Skip to content

 Suomusjärvi Local History Museum

Agricultural and household history

The Suomusjärvi Local History Museum operates in the parish granary built in 1861. The museum mainly displays handicraft, agricultural and household objects from the 1800s and early 1900s.

There are also church items and findings from the Stone Age as well as domestic tobacco and austerity-era shoes. The museum also houses a perpetual motion machine created by a local inventor Hemming Pohjola in the 1930s.

The granary was owned by the parish when the municipality of Suomusjärvi decided to buy it. The building’s grain bins were dismantled, and the museum was opened in 1974.

Suomusjärvi Local History Museum 
Karjalohjantie 161-2, 25410 Suomusjärvi

Suomusjärvi Local History Museum on the map

Opening hours:

22.6.–4.8.2024 Sat-Sun 11-14

On Provincial Museum Day Sun 25.8. 11-14

Free entrance.


The museum has stairs, thresholds and narrow doorways, which can be difficult for people with reduced mobility. Assistance dogs are welcome in our museums.

More information:

Anna Väänänen
p. (02) 778 4883

The Story of The Perpetual Motion Machine

Suomusjärvi society’s secretary Säde Lassila tells about the perpetual motion machine in the museum.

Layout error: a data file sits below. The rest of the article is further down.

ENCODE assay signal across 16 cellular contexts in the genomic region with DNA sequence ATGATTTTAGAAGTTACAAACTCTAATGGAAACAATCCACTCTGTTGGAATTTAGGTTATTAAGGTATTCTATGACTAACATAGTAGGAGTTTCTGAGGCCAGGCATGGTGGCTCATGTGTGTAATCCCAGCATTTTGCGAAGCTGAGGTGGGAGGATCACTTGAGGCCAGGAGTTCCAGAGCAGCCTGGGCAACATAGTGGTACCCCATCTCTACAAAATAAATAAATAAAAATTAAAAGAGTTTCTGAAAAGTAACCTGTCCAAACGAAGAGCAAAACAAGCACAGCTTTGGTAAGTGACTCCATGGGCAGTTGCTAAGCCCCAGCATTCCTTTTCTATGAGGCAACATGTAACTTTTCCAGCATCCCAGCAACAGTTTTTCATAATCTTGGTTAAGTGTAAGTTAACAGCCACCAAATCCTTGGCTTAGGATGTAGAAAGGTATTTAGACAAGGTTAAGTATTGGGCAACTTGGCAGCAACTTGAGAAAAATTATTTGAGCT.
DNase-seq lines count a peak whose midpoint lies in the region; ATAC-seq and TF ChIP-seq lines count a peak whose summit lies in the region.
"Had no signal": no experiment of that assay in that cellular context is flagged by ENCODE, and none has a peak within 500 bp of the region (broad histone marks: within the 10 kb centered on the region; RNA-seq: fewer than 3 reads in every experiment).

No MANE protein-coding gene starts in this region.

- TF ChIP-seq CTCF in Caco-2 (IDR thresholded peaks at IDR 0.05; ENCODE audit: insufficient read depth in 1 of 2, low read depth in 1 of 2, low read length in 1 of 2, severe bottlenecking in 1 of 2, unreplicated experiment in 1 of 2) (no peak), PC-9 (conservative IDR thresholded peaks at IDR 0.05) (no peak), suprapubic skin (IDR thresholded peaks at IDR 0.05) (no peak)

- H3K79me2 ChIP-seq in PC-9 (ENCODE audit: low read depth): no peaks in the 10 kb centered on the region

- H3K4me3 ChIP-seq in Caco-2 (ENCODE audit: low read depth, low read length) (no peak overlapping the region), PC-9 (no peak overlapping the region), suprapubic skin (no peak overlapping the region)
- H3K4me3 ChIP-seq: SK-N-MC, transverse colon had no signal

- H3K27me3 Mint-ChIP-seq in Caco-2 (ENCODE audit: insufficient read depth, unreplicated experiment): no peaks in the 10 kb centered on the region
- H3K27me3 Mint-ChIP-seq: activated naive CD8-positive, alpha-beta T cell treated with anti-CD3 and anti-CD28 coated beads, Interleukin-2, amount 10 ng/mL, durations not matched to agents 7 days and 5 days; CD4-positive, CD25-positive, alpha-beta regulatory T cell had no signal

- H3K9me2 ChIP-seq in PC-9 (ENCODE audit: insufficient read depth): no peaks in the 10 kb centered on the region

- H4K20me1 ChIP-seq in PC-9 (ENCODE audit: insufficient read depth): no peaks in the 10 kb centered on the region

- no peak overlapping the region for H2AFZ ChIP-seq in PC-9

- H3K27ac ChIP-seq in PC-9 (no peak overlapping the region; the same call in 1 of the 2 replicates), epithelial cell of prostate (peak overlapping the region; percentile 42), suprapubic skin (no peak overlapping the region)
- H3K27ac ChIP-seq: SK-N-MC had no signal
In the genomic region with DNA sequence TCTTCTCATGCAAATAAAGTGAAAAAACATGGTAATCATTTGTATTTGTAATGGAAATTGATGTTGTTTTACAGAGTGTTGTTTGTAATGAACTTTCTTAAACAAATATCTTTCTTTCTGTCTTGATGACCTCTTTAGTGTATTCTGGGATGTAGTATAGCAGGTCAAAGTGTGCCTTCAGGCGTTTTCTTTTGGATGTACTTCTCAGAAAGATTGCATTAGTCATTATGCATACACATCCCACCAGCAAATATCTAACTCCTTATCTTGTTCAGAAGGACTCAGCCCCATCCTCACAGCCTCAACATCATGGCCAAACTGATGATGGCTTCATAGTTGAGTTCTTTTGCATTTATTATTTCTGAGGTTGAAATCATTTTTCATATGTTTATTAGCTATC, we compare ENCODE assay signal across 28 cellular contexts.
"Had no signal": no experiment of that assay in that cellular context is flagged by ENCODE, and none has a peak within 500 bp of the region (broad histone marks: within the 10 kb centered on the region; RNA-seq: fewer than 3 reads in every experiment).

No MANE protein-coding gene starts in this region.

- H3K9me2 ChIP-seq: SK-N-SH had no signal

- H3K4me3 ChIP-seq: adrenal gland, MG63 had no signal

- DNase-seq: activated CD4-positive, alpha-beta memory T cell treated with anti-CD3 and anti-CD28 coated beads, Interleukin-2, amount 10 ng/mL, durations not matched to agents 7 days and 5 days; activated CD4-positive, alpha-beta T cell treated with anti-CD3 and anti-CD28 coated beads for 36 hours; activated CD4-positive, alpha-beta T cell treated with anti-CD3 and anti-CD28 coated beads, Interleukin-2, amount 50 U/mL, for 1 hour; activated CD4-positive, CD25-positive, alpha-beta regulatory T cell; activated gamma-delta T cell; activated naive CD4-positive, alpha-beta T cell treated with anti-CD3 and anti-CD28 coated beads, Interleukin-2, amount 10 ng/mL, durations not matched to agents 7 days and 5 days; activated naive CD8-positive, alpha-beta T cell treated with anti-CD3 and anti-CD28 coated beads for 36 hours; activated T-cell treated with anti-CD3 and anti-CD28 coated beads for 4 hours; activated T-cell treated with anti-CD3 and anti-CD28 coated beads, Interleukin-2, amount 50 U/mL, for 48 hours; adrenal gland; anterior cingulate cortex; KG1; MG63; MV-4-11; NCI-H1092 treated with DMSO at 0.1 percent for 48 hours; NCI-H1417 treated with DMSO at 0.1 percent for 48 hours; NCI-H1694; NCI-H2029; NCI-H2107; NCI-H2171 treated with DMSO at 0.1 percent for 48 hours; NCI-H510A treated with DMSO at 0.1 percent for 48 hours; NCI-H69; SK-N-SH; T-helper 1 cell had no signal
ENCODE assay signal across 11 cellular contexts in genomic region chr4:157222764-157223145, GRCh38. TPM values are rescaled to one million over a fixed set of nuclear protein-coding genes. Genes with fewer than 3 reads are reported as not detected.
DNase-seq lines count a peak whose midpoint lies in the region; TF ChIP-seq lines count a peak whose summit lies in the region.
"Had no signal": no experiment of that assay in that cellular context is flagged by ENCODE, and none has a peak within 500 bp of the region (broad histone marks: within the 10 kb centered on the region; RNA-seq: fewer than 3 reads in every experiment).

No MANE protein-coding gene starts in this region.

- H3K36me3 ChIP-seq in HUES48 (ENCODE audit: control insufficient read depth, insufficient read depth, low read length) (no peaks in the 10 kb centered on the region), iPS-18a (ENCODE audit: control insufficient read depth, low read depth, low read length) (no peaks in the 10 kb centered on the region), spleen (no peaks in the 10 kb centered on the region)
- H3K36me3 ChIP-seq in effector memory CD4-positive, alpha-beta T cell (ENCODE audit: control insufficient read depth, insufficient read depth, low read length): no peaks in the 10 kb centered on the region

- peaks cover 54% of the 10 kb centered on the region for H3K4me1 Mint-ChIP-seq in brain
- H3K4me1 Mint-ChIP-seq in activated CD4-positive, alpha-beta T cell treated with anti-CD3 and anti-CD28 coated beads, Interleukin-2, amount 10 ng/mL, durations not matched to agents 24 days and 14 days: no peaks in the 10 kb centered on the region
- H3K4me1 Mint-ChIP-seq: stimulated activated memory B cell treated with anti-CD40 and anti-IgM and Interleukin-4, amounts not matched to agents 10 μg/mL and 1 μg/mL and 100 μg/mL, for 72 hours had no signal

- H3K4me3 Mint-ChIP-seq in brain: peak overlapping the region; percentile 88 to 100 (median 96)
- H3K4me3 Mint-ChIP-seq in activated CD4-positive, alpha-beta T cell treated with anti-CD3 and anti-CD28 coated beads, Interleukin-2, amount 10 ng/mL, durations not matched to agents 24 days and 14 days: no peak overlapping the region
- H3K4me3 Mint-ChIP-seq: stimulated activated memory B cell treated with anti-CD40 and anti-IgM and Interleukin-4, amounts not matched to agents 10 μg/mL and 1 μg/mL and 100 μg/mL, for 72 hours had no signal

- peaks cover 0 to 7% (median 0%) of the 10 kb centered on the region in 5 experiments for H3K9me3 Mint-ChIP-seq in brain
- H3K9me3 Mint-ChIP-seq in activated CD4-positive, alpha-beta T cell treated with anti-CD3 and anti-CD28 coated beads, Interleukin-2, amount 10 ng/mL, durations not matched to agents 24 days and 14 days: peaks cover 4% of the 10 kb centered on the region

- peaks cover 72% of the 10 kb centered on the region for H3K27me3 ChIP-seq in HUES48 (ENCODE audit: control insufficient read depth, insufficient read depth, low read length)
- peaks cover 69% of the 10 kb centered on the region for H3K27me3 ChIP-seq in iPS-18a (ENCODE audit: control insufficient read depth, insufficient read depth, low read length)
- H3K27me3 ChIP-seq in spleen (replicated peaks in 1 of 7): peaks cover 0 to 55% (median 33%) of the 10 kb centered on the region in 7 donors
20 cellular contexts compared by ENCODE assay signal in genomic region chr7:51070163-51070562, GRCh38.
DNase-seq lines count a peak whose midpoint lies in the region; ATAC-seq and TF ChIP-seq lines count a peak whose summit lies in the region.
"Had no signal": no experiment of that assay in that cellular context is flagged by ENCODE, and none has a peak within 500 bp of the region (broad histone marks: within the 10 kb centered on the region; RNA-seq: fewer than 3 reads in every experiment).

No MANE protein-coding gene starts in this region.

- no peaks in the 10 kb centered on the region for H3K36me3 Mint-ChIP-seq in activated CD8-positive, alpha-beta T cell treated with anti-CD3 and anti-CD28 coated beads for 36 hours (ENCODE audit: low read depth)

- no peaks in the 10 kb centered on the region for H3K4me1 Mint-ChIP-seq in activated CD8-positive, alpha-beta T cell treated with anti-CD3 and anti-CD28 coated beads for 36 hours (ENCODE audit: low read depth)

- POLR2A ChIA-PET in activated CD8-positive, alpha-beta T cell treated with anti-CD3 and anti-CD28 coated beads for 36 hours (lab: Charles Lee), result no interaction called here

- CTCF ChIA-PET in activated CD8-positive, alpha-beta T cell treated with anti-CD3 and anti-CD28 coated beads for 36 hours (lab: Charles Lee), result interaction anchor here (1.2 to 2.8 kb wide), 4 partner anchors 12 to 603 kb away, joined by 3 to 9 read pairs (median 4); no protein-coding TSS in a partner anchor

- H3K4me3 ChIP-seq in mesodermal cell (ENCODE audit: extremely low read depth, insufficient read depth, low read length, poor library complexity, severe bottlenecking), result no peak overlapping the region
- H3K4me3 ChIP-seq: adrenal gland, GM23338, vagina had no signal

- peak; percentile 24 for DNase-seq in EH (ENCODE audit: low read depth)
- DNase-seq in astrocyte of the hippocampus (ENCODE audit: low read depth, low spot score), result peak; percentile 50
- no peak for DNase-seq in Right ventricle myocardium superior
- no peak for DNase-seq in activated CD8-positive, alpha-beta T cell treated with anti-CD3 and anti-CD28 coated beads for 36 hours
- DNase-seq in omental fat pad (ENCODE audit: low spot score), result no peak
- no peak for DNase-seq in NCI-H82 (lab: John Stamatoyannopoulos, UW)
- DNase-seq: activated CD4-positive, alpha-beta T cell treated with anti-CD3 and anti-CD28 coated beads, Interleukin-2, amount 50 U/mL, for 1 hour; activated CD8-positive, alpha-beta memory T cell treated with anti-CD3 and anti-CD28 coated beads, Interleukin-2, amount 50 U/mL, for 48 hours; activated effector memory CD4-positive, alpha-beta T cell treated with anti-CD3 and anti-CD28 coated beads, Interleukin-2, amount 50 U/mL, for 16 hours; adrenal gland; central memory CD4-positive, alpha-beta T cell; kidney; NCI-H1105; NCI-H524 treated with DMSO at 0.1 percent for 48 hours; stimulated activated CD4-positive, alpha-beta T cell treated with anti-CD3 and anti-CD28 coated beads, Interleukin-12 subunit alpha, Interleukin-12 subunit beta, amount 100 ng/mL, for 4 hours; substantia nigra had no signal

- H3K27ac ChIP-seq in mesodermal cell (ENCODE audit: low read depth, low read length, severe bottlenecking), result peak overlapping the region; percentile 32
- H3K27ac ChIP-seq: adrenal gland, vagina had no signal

The Suomusjärvi Local History Museum has more than 800 items from local history on display. The perpetual motion machine designed by a local baker, Hemming Fredrik Pohjola (06.04.1864–24.09.1945), is one of the most special and rare objects in the museum.

Hemming Pohjola was fascinated by the idea of a device that would run forever without an energy source. He developed his own device for decades, until his death, in his bakery located in the Ahtiala village in Suomusjärvi.

A local tale has been told about how Pohjola saw a new parts for his machine in his dreams. In the morning, based on his dream, he would make a model of the part from the bun dough and bake it in the oven. The model was then taken to carpenter Kalle Saxelin to be carved from wood. It is also told that the model piece was often partially eaten on the way to the carpenter’s workshop. Pohjola’s perpetual motion machine is made of wood, iron wire, strollers and weights. The principle of the device was that the movement was transferred from one wheel to another. According to legend, the device has been working for a few days.

Text: Säde Lassila
Photo: Auli Nuuros

The perpetual motion machine consisting of wooden wheels.